Work and pensions secretary Therese Coffey under fire for universal credit cut gaffe

Cabinet minister wrongly claims just two extra hours of work can recoup a £20-a-week loss – but refuses to admit mistake

Rob Merrick
Deputy Political Editor
Monday 13 September 2021 16:59
Coffey defends £20 Universal Credit U-turn and claims uplift was ‘temporary’

A cabinet minister is under fire after wrongly claiming that universal credit claimants could recoup their £20-a-week benefit cut by working just 2 extra hours, when the reality is up to 9 hours, experts say.

Therese Coffey got her sums badly wrong as she ruled out a rethink on next month’s harsh reduction, which is predicted to plunge half a million more people into poverty, including 200,000 children.

Pointing to record numbers of vacancies” as the UK emerges from Covid, the work and pensions secretary said: “I’m conscious that £20 a week is about two hours’ extra work every week.

“We will be seeing what we can do to help people perhaps secure those extra hours, but ideally to make sure they’re also in a place to get better-paid jobs as well.”

But the claim was quickly rubbished when it was pointed out that universal credit is deliberately “tapered”, so a huge chunk of the payment is taken back as earnings rise.

The respected think tank Resolution Foundation, experts in work incentives, said claimants take home as little as £2.24 for every hour worked on the national minimum wage of £8.91, after travel and childcare costs.

They would need to work an extra six hours a week to make up the £20 cut in support, rising to nine hours if they pay tax and national insurance.

The think tank said it was also unrealistic to expect people to be able to increase their hours overnight, and that to assume so ignores the reality that many claimants cannot work at all, for health or childcare reasons.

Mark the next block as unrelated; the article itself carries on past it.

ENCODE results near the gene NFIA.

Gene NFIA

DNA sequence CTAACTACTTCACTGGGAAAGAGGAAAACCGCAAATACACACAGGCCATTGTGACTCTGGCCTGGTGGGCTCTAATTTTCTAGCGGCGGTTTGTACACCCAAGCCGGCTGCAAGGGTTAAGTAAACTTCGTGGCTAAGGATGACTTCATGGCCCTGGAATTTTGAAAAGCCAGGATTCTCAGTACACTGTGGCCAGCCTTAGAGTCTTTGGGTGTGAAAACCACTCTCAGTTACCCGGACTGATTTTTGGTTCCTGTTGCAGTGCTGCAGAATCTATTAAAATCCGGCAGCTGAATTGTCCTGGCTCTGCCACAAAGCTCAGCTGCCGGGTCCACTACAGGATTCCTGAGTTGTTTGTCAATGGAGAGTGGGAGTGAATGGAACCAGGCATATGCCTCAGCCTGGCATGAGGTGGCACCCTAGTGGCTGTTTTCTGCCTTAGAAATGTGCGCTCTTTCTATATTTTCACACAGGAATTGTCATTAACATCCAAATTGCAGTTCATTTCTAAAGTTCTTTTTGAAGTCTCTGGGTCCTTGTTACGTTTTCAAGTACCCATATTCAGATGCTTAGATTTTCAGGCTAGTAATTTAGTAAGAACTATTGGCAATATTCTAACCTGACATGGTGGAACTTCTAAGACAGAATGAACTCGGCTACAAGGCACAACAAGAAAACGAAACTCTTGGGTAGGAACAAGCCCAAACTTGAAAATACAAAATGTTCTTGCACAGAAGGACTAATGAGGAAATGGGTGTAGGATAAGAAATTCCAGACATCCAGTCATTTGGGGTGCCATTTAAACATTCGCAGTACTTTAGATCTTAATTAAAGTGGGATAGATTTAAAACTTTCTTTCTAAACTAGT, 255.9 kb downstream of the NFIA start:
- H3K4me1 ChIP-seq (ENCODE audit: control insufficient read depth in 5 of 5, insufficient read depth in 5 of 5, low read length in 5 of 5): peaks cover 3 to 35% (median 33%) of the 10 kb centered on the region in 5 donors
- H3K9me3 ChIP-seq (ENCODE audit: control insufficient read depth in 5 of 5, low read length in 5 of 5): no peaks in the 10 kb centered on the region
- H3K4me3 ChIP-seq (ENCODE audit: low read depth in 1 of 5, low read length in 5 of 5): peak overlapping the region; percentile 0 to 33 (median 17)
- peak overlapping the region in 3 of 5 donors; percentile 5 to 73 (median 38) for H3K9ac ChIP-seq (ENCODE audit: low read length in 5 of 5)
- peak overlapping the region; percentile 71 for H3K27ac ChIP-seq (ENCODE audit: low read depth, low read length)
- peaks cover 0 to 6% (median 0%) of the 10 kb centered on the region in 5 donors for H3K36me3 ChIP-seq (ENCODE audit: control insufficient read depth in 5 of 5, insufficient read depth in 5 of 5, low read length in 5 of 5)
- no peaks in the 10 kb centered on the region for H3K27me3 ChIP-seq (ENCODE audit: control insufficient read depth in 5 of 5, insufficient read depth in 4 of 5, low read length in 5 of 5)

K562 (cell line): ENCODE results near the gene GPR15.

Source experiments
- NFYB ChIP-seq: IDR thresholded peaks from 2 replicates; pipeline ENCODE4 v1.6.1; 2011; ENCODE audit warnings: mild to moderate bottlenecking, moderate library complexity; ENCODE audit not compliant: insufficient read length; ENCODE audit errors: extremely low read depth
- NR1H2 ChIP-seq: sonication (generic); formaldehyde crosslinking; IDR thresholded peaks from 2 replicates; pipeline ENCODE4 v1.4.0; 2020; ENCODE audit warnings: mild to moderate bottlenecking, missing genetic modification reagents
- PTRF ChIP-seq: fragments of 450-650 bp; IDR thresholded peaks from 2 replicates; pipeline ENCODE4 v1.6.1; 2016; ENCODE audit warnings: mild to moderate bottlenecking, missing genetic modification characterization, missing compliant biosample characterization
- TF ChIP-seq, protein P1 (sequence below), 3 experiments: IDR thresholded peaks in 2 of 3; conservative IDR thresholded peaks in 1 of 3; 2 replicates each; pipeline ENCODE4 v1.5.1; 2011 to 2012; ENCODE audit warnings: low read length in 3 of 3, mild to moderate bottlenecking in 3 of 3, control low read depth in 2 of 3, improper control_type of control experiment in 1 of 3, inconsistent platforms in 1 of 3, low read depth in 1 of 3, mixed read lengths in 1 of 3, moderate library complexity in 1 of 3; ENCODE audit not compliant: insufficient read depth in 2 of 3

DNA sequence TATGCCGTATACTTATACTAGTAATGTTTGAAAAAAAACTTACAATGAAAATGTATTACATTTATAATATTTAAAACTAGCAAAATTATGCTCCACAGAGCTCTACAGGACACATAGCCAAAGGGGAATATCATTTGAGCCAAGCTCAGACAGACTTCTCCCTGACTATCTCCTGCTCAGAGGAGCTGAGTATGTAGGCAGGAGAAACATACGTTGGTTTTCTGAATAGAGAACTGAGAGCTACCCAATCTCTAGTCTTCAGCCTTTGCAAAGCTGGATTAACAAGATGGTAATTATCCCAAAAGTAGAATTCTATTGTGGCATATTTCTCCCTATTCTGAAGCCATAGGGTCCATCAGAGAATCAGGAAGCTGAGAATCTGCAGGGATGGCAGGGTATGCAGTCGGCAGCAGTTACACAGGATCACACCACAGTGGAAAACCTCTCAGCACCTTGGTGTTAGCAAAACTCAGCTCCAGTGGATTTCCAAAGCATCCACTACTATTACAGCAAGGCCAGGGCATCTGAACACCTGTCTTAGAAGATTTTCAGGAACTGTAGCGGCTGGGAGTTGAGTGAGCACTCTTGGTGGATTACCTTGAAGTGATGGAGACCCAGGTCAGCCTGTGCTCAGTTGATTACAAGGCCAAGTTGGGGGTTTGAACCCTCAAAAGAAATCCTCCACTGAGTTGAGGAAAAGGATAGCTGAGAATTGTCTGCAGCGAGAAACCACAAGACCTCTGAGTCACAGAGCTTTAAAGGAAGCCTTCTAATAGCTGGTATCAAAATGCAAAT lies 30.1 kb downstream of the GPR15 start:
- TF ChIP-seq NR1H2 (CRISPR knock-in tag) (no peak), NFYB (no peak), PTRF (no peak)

“Even for those in a position to work, a claimant on the national living wage will take home as little as £2.24 from an extra hour’s work,” said Adam Corlett, Resolution Foundation’s principal economist.

“A small increase in working hours will be nowhere near enough to cover the £20-a-week cut coming their way in just one month’s time.”

Angela Rayner, Labour’s deputy leader, was more blunt, saying: “This is a lie, and the work and pensions secretary either knows she’s lying or shouldn’t be in the job.”

But in the Commons, Ms Coffey refused to acknowledge her mistake, or apologise – while admitting that “every single UC payment depends on the individual”.

During questions, MPs were told it was not possible to provide a “robust estimate” of the effects on poverty, although several independent studies have warned it will soar.

Ms Coffey said: “As we always knew the uplift was going to be temporary, an impact assessment was not undertaken.”

Poverty campaigners have warned that the cut – worth £1,040 a year to millions of people – will be the biggest overnight reduction in social security for many decades.

Most families affected have somebody in work, they point out, despite Boris Johnson’s claim that the move is intended to encourage people into jobs.

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